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Manuals B-17 B-29 Pilot`s Notes

Doomed ME 109 plowed into this Flying Fortress over Tunisia, cutting fuselage nearly in half, entirely removing one elevator. Pilot nursed the airplane home to British base, brought it in for a perfect landing.

Rugged Forts

Make History

The combat record of the Flying Fortress has been written daily in newspaper headlines since Dec. 7, 1941.

From the hour of Pearl Harbor, through the dark, early months of the war in the Pacific, they were sinking Jap ships and shooting arrogant Zeros out of the skies.

They carried the war to the enemy in the Coral Sea, over Guadalcanal, New Guinea, Java, Burma, and the Bismarck Sea.

Changing tactics, they hedgehopped volcanic peaks, flew practically at water level through unbroken fog, to bomb the Japs out of the Aleutians.

They flew the blistering deserts to drive the enemy out of North Africa, the Mediterranean, Sicily, and open the way to Rome.

Beginning in August, 1942, they brought daylight bombing to Hitler's Europe, first over strategic targets in Occupied France, then gradually spreading out over the continent until, in the spring of 1944, shuttle bombing from bases in Britain and Russia left no corner of the once haughty Festung Europa safe from concentrated Allied bombing attacks.

Detailed Fortress history must remain a voluminous post-war job for military historians. For pilots, however, one important fact stands clear-cut now. The Flying Fortress is a rugged airplane.

In the words of one veteran: "She'll not only get you to the target and do the job, but she'll fight her way out, take terrific punishment, and get you safely home."

Headlines have reiterated that fact with heart-warming redundancy:

40 NAZIS RIDDLE FORT, BUT FAIL TO DOWN IT.

LAME FORTRESS BAGS 6 GERMANS, MAKES HOME BASE.

B-17, SPLIT IN TWO, LANDS SAFELY.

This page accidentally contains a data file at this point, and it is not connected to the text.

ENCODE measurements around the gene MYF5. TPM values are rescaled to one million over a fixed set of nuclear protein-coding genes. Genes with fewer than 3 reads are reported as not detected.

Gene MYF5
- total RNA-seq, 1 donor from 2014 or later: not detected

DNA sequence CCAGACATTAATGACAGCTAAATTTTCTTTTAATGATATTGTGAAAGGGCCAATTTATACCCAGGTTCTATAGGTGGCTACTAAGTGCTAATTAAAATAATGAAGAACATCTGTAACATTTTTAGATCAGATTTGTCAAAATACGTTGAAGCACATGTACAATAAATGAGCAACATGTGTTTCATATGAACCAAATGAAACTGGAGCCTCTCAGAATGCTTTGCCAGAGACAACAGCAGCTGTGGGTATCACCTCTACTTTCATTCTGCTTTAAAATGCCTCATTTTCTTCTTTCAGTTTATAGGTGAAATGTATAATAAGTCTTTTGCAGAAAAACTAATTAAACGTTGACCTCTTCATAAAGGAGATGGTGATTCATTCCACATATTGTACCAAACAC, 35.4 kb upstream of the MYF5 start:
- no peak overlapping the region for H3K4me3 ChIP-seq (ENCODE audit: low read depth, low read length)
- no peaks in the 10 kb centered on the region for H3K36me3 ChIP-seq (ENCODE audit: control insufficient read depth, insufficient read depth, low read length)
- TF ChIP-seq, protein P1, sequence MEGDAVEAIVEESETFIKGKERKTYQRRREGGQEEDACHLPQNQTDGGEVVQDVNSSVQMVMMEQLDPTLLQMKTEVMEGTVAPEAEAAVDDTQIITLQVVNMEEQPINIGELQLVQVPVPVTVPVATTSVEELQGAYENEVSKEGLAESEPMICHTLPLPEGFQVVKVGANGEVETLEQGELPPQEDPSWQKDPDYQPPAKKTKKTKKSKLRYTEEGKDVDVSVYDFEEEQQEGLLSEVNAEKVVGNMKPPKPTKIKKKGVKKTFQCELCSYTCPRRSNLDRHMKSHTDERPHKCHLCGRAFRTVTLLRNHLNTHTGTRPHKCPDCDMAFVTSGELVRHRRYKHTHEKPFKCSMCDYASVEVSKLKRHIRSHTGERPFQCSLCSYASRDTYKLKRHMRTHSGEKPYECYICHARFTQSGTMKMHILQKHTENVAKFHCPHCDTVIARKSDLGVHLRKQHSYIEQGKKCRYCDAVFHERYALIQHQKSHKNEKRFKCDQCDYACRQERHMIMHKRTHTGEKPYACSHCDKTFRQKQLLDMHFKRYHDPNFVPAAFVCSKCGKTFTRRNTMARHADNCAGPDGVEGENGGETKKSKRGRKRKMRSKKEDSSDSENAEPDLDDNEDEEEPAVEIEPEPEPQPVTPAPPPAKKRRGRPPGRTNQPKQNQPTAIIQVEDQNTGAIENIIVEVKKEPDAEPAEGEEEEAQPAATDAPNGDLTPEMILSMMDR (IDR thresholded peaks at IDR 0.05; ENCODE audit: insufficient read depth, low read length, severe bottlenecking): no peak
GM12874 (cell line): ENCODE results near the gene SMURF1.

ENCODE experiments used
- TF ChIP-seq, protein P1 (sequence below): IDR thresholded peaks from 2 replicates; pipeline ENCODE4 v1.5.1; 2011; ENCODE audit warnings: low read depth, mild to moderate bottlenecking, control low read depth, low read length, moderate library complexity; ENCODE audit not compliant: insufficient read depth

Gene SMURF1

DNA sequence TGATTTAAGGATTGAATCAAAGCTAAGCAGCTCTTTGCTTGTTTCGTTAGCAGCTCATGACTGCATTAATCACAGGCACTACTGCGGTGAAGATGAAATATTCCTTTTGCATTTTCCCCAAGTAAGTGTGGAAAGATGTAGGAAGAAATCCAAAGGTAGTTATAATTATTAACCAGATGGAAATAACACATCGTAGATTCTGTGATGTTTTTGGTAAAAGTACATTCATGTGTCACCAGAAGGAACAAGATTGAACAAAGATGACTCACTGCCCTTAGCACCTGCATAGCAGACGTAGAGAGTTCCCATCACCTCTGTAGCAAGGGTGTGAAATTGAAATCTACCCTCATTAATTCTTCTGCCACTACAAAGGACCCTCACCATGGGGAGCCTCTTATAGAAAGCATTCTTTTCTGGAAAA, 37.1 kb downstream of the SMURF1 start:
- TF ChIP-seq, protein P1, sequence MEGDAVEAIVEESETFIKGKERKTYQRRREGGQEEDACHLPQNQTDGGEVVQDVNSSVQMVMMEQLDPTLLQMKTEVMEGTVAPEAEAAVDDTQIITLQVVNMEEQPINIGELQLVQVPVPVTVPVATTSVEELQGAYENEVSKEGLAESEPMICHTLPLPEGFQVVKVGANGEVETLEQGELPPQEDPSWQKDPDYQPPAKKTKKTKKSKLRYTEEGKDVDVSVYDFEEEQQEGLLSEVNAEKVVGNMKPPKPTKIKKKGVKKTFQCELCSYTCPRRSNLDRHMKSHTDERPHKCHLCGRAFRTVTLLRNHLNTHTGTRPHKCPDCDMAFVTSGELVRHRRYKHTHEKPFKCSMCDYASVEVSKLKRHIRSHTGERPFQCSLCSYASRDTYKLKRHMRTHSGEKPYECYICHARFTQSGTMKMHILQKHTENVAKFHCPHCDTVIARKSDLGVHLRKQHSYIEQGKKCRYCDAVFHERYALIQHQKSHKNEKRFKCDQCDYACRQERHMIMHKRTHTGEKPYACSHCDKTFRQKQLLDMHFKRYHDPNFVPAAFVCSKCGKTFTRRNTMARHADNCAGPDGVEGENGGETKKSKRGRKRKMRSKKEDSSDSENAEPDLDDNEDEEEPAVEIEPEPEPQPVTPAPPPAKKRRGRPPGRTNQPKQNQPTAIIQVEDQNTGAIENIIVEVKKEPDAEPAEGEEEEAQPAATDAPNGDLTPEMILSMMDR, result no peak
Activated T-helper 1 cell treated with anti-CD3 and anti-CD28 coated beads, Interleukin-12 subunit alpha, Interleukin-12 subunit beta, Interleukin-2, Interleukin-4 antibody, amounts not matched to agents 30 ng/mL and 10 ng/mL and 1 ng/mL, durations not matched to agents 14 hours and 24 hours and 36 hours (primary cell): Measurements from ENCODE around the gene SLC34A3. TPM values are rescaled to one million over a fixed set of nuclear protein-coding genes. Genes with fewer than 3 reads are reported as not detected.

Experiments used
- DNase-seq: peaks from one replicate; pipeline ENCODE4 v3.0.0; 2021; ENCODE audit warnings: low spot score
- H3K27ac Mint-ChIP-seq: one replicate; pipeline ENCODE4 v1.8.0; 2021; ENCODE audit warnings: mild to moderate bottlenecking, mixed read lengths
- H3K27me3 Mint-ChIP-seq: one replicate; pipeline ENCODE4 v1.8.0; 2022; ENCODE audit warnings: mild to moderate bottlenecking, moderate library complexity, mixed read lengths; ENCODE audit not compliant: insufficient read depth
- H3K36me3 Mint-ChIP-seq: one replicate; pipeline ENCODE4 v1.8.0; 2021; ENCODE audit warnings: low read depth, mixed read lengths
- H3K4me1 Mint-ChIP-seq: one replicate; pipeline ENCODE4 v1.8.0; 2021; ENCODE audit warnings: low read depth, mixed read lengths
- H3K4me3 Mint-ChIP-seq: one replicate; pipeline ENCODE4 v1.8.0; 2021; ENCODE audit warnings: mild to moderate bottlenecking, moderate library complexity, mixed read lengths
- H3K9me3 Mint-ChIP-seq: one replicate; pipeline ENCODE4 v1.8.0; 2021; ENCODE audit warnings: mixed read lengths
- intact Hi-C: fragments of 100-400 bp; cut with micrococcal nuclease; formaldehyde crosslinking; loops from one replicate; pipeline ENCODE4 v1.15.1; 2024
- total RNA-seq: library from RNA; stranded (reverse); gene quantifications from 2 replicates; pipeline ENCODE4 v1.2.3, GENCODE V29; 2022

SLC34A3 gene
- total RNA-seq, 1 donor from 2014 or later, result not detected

FORT FALLS 10,000 FEET, BUT COMPLETES RAID.

FORT LIMPS HOME ON ONE MOTOR.

HARD-HIT FORT CUTS LOOSE BALL TURRET, GETS HOME.

FORT STRUGGLES HOME WITH TAIL BLOWN OFF.

The B-17's incredible capacity to take it-to come flying home on three, two, even one engine, sieve-like with flak and bullet holes, with large sections of wing or tail surfaces shot away —has been so widely publicized that U. S. fighting men could afford to joke about it.

But the fact remains: the rugged Forts can take it and still fly home. Why?

The B-17 is built for battle. Its wings are constructed with heavy truss-type spars which tend to localize damage by enemy fire so that basic wing strength is not affected.

Because of its unusual tail design, the airplane can be flown successfully even when vertical or horizontal tail surfaces have been partially destroyed, or with one or more engines shot away.

Even when battle damage prevents use of all other control methods, the autopilot provides near-normal maneuverability.

There are many other reasons. But perhaps the most important of all is the fact that every man who flies one knows that the B-17 is a pilot's airplane. It inspires confidence and warrants it. For the fulfillment of its intended function it demands just one thing: pilot know-how.


Fragments of German 8.3-inch rocket tore into fuselage aft of cockpit, made long journey hbme difficult. Most Fortress crews, always amazed by airplane's ability to take it, have a word for the fighting B-17: "Rugged."


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